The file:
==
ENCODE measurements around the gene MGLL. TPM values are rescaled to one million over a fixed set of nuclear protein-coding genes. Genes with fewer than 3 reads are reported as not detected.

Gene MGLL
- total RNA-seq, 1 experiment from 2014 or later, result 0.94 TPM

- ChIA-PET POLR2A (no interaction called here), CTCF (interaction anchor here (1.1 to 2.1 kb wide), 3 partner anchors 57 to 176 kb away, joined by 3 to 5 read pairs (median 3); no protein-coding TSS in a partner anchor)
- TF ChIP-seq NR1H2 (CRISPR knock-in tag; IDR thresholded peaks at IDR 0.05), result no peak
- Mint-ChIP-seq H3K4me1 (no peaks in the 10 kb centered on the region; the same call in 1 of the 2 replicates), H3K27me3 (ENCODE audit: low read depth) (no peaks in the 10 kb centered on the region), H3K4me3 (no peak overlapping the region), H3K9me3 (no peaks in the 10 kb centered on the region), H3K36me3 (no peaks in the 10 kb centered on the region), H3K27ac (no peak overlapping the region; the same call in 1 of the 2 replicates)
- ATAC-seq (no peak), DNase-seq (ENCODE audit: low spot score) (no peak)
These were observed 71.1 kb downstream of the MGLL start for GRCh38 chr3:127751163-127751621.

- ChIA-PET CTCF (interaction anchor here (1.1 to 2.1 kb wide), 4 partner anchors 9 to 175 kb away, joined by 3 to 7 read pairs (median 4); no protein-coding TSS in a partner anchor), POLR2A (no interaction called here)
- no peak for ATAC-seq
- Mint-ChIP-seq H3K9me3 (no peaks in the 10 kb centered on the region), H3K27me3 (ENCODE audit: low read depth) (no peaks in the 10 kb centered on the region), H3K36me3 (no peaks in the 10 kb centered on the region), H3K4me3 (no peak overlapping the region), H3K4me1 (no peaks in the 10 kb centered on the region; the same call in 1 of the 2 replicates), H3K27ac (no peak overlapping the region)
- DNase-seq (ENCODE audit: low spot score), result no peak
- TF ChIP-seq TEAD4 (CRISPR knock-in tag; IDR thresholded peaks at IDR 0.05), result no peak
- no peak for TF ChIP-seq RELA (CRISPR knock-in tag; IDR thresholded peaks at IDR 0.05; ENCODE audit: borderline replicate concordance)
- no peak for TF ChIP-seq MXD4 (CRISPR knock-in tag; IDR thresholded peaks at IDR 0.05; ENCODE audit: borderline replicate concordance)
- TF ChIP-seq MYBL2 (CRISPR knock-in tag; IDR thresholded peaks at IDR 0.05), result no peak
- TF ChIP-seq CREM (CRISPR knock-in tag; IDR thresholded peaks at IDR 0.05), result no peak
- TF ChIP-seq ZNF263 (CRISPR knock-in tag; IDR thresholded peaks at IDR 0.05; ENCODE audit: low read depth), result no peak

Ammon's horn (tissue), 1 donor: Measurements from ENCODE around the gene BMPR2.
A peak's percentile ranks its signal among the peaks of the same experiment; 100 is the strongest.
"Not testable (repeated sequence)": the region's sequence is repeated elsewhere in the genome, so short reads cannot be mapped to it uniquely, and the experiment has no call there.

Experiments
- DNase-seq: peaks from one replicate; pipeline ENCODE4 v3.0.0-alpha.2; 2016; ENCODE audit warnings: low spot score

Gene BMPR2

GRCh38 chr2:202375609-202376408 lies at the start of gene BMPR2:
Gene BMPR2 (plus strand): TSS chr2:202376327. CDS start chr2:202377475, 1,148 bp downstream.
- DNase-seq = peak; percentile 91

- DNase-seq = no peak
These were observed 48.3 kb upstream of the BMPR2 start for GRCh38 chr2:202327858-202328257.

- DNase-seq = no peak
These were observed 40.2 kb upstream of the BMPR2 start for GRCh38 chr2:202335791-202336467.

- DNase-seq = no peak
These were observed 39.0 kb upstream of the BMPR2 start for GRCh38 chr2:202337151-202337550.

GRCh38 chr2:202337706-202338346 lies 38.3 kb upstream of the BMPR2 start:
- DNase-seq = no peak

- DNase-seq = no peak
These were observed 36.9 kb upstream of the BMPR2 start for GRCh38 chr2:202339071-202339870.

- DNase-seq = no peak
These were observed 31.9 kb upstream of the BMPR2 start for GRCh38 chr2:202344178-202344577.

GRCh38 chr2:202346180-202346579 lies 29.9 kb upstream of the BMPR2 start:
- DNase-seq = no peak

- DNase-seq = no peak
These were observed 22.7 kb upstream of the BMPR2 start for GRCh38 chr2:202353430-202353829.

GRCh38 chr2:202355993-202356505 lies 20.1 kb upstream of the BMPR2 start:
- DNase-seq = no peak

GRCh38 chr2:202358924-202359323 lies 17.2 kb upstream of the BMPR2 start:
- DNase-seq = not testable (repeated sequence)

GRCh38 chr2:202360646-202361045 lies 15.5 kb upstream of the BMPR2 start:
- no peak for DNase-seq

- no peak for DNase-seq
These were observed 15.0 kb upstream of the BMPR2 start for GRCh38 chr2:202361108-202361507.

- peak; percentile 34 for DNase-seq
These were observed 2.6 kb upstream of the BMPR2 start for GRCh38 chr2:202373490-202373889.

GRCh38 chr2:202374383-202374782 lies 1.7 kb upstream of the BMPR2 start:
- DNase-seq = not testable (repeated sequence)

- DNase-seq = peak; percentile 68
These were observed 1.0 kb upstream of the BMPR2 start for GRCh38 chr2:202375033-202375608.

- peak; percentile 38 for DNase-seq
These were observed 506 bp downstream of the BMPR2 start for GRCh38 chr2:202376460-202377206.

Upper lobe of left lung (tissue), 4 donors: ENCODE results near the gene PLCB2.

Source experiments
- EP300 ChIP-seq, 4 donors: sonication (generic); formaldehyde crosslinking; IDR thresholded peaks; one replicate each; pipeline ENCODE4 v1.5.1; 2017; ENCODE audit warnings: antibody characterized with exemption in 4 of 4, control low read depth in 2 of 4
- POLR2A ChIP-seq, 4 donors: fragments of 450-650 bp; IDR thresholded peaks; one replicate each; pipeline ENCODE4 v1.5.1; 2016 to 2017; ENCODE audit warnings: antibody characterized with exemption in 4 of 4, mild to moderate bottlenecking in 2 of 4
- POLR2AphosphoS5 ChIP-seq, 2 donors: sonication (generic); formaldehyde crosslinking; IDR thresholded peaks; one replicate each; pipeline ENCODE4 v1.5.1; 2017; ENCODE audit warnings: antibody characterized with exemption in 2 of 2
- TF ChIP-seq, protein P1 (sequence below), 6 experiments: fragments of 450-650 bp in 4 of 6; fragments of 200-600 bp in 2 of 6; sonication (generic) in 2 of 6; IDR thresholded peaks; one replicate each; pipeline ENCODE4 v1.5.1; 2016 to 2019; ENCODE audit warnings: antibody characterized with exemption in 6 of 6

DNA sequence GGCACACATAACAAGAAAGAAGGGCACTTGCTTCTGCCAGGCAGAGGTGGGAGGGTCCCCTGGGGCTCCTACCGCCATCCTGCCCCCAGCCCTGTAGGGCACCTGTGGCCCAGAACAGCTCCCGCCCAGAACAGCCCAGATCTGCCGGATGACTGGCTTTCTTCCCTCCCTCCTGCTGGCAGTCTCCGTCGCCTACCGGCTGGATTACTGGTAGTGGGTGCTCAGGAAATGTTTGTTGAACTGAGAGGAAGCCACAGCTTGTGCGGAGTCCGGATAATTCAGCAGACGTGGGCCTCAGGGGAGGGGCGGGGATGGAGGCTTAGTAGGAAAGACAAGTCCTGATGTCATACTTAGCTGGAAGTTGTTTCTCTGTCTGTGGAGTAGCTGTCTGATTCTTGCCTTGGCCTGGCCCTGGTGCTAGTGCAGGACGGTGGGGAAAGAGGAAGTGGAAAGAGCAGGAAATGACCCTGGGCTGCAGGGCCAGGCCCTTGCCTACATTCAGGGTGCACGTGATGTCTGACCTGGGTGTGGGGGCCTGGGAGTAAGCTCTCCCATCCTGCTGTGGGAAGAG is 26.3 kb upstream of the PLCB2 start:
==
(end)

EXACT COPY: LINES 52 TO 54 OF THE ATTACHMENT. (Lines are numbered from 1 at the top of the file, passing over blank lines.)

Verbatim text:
- peak; percentile 34 for DNase-seq
These were observed 2.6 kb upstream of the BMPR2 start for GRCh38 chr2:202373490-202373889.

GRCh38 chr2:202374383-202374782 lies 1.7 kb upstream of the BMPR2 start: